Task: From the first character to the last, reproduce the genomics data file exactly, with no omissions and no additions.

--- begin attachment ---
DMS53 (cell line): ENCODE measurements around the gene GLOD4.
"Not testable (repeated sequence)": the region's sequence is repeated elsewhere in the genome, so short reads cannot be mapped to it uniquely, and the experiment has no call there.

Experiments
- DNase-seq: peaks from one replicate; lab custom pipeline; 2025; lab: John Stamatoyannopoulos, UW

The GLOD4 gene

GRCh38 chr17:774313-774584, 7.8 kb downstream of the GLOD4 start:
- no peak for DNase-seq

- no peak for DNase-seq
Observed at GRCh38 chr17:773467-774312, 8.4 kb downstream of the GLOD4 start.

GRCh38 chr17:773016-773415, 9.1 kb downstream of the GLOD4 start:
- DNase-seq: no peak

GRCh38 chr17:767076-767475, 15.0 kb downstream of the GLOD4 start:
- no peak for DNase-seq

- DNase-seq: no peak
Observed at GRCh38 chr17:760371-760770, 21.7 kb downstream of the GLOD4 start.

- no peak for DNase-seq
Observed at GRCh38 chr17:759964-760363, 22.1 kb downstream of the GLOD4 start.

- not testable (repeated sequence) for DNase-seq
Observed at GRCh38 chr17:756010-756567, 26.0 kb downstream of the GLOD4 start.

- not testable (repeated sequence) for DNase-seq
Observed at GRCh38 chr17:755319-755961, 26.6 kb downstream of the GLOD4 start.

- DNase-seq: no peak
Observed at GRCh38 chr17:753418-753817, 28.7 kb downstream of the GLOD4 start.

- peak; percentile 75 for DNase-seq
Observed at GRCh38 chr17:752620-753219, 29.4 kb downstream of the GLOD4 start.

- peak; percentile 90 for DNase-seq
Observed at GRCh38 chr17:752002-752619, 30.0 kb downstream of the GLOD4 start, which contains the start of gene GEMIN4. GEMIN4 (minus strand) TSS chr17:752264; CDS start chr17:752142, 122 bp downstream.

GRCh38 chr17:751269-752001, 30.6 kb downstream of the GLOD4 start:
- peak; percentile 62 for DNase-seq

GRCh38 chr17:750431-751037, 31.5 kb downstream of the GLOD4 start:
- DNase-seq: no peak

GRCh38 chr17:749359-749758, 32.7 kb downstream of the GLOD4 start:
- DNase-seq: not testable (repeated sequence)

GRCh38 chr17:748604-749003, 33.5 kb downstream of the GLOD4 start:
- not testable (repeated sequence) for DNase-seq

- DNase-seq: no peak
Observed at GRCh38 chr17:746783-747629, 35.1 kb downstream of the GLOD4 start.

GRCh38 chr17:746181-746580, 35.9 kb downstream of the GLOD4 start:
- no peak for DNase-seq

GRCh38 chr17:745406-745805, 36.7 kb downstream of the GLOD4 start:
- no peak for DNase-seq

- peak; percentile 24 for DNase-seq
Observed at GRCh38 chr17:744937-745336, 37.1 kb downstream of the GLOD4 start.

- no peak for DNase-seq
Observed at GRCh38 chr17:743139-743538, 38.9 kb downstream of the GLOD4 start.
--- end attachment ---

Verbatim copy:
DMS53 (cell line): ENCODE measurements around the gene GLOD4.
"Not testable (repeated sequence)": the region's sequence is repeated elsewhere in the genome, so short reads cannot be mapped to it uniquely, and the experiment has no call there.

Experiments
- DNase-seq: peaks from one replicate; lab custom pipeline; 2025; lab: John Stamatoyannopoulos, UW

The GLOD4 gene

GRCh38 chr17:774313-774584, 7.8 kb downstream of the GLOD4 start:
- no peak for DNase-seq

- no peak for DNase-seq
Observed at GRCh38 chr17:773467-774312, 8.4 kb downstream of the GLOD4 start.

GRCh38 chr17:773016-773415, 9.1 kb downstream of the GLOD4 start:
- DNase-seq: no peak

GRCh38 chr17:767076-767475, 15.0 kb downstream of the GLOD4 start:
- no peak for DNase-seq

- DNase-seq: no peak
Observed at GRCh38 chr17:760371-760770, 21.7 kb downstream of the GLOD4 start.

- no peak for DNase-seq
Observed at GRCh38 chr17:759964-760363, 22.1 kb downstream of the GLOD4 start.

- not testable (repeated sequence) for DNase-seq
Observed at GRCh38 chr17:756010-756567, 26.0 kb downstream of the GLOD4 start.

- not testable (repeated sequence) for DNase-seq
Observed at GRCh38 chr17:755319-755961, 26.6 kb downstream of the GLOD4 start.

- DNase-seq: no peak
Observed at GRCh38 chr17:753418-753817, 28.7 kb downstream of the GLOD4 start.

- peak; percentile 75 for DNase-seq
Observed at GRCh38 chr17:752620-753219, 29.4 kb downstream of the GLOD4 start.

- peak; percentile 90 for DNase-seq
Observed at GRCh38 chr17:752002-752619, 30.0 kb downstream of the GLOD4 start, which contains the start of gene GEMIN4. GEMIN4 (minus strand) TSS chr17:752264; CDS start chr17:752142, 122 bp downstream.

GRCh38 chr17:751269-752001, 30.6 kb downstream of the GLOD4 start:
- peak; percentile 62 for DNase-seq

GRCh38 chr17:750431-751037, 31.5 kb downstream of the GLOD4 start:
- DNase-seq: no peak

GRCh38 chr17:749359-749758, 32.7 kb downstream of the GLOD4 start:
- DNase-seq: not testable (repeated sequence)

GRCh38 chr17:748604-749003, 33.5 kb downstream of the GLOD4 start:
- not testable (repeated sequence) for DNase-seq

- DNase-seq: no peak
Observed at GRCh38 chr17:746783-747629, 35.1 kb downstream of the GLOD4 start.

GRCh38 chr17:746181-746580, 35.9 kb downstream of the GLOD4 start:
- no peak for DNase-seq

GRCh38 chr17:745406-745805, 36.7 kb downstream of the GLOD4 start:
- no peak for DNase-seq

- peak; percentile 24 for DNase-seq
Observed at GRCh38 chr17:744937-745336, 37.1 kb downstream of the GLOD4 start.

- no peak for DNase-seq
Observed at GRCh38 chr17:743139-743538, 38.9 kb downstream of the GLOD4 start.